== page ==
As a socially responsible organization, we want to support as many causes as possible that support our Veterans. We believe that there may be small groups that can benefit from GoVets Giving as much, if not much more than larger nonprofit organization. Smaller not-for-profit organizations that may be organized to address local events, groups, may not be 501(c)(3), but may be doing amazing work for their local veteran community. We want those organizations to benefit as much from GoVets Giving as anyone else.
The amazing chart below from WallStreeMojo explains the differences between Non Profit and Not-for-Profit organizations, which is summarized in this table:
Organizations that work to promote any charitable purpose.
Do not distribute profit to the owners but exist to fulfill their organizational objectives.
The score for non-profits is very broad and wide and can cover several support areas, regional and/or states.
The score for a not-for-profit is very focused and specific to a group, local area and/or local interest.
Non-profits can have separate legal entities, such as 501(c)(3) or similar. Additional details can be found in the Charities and Nonprofits and Charities section of the IRS.gov.
A not-for-profit cannot have the status of a separate legal entity.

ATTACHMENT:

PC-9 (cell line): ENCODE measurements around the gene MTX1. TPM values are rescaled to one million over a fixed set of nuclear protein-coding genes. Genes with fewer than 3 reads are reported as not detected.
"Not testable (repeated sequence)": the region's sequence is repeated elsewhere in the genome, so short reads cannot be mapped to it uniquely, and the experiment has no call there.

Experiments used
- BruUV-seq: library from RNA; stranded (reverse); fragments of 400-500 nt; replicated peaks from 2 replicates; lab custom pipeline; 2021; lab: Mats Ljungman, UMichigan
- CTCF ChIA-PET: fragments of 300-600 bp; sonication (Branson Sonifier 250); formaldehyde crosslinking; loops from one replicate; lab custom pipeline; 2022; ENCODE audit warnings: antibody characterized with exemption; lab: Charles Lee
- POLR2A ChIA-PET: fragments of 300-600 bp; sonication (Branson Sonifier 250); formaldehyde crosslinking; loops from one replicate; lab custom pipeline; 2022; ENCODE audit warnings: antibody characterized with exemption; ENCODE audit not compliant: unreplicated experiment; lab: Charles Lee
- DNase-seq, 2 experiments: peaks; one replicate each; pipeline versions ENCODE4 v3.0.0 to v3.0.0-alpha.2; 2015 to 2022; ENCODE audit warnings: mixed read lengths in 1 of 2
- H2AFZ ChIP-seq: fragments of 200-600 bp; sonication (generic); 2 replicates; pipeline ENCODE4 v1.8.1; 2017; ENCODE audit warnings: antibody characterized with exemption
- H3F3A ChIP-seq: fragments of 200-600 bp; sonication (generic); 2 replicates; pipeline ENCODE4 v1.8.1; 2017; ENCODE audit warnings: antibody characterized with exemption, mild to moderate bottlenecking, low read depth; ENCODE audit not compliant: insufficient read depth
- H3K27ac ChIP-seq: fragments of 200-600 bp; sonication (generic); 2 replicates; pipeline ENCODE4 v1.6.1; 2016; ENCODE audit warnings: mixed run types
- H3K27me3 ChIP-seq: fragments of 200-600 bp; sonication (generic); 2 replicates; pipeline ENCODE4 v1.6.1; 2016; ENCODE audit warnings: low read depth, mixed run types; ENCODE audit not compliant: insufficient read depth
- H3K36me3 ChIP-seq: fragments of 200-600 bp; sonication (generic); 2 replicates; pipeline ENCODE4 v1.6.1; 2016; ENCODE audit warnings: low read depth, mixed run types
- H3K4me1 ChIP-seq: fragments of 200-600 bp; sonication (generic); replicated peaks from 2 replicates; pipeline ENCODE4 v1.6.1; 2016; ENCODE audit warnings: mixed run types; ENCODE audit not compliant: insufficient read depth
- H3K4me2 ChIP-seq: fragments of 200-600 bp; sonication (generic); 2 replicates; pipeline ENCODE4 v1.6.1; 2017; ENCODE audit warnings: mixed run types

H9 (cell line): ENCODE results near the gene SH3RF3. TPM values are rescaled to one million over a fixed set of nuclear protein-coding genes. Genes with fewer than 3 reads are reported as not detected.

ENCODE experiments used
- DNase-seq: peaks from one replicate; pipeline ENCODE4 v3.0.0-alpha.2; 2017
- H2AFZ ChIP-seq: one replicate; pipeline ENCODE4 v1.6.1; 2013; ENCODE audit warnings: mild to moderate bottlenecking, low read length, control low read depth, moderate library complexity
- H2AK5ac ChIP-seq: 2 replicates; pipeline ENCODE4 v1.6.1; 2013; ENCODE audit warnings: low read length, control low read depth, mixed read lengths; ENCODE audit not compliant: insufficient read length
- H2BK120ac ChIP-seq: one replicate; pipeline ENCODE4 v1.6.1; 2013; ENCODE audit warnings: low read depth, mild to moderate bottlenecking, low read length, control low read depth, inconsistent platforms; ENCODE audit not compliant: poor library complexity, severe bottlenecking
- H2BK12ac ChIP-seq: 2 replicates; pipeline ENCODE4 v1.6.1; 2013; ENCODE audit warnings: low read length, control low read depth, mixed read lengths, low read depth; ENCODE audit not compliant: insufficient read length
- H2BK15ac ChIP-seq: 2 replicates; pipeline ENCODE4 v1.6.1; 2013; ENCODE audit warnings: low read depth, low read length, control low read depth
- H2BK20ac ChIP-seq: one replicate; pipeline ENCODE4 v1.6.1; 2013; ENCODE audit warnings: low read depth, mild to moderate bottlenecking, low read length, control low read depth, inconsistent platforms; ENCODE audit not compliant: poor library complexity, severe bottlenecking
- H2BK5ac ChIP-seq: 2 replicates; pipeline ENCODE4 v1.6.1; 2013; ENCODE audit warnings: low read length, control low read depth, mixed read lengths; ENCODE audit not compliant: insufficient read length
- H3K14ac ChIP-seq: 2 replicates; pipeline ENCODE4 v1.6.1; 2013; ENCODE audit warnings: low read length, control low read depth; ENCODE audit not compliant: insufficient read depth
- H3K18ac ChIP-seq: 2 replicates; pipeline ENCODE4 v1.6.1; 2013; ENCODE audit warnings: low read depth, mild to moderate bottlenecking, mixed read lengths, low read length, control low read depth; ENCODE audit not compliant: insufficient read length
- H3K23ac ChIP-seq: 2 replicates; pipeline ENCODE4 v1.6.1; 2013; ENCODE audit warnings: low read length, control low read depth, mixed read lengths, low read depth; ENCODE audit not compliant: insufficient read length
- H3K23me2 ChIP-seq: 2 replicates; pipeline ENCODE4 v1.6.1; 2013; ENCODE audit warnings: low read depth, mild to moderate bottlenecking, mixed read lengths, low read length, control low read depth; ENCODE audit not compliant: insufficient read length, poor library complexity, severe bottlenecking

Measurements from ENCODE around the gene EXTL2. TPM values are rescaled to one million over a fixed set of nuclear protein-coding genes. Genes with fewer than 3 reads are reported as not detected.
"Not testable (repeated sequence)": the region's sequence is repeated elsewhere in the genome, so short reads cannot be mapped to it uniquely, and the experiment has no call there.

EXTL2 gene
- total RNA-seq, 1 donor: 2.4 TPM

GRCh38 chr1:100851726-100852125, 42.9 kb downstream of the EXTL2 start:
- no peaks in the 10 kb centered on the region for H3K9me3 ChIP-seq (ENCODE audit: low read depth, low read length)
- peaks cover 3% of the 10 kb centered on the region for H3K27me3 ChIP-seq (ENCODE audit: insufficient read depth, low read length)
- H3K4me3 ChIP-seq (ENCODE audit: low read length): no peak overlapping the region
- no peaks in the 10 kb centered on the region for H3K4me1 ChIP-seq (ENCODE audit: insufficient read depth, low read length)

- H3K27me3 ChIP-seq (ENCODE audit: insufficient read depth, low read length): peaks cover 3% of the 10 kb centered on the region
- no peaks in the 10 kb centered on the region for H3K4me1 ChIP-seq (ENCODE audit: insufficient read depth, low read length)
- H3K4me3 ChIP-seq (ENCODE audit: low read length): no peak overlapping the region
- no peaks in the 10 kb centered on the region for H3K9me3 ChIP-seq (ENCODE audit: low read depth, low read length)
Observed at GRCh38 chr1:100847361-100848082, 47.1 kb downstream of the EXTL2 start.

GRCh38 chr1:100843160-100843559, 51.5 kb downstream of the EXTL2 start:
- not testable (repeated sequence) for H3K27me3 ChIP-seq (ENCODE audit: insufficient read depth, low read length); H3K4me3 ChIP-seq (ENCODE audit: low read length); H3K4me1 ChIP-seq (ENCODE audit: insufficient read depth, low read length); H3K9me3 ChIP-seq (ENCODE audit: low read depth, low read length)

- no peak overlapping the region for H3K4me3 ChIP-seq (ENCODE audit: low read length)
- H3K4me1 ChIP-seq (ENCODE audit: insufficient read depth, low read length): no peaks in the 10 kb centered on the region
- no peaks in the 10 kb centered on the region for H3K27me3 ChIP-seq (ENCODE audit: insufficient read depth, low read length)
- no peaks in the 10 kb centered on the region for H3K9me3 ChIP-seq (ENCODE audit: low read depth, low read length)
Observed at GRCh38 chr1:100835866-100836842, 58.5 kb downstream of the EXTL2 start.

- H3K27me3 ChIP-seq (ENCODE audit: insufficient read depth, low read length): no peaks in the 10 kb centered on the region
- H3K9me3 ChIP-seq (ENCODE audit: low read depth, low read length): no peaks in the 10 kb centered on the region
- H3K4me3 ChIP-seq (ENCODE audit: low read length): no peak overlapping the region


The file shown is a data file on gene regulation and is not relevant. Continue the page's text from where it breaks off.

Non-profit organizations are associated with art, science, charity, religion, educational, research, Veterans causes, etc.
Not-for-profit organizations are associated with sports clubs, associations formed by groups of people, veteran support groups, women's clubs, etc.
Non-profit organizations are larger than not-for-profits.
Usually, these organizations are smaller than non-profit organizations.
Non-profit organizations fall under tax-exempt status in the U.S and run like businesses that aim to earn profits. These profits help in both keeping their mission and running the operations.
Not-for-profit organizations do not quality under the tax-exempt status in the U.S. As defined by the authorities, small groups focusing on sports or any special interests do not qualify as any business entity and hence cannot be qualified under tax-exempt status.
Non-profits typically have volunteers and do not typically have paid employees.
Not-for-profits have employees with salaries, but remaining funds are added back to the business bank accounts.
Non-profits receive their charter at the state level.
Not-for-profits are not chartered at the state or national level.
Non-profits must show how funds have been spent towards their cause.
Not-for-profits have less rigorous accounting standards and have less revenue reporting requirements.
Non-profits receive revenue and income from donations, fundraising, membership dues and funds.
Not-for-profits receive gains, profits, sales add to their money within the organization and are not necessarily donations contributed to the organization.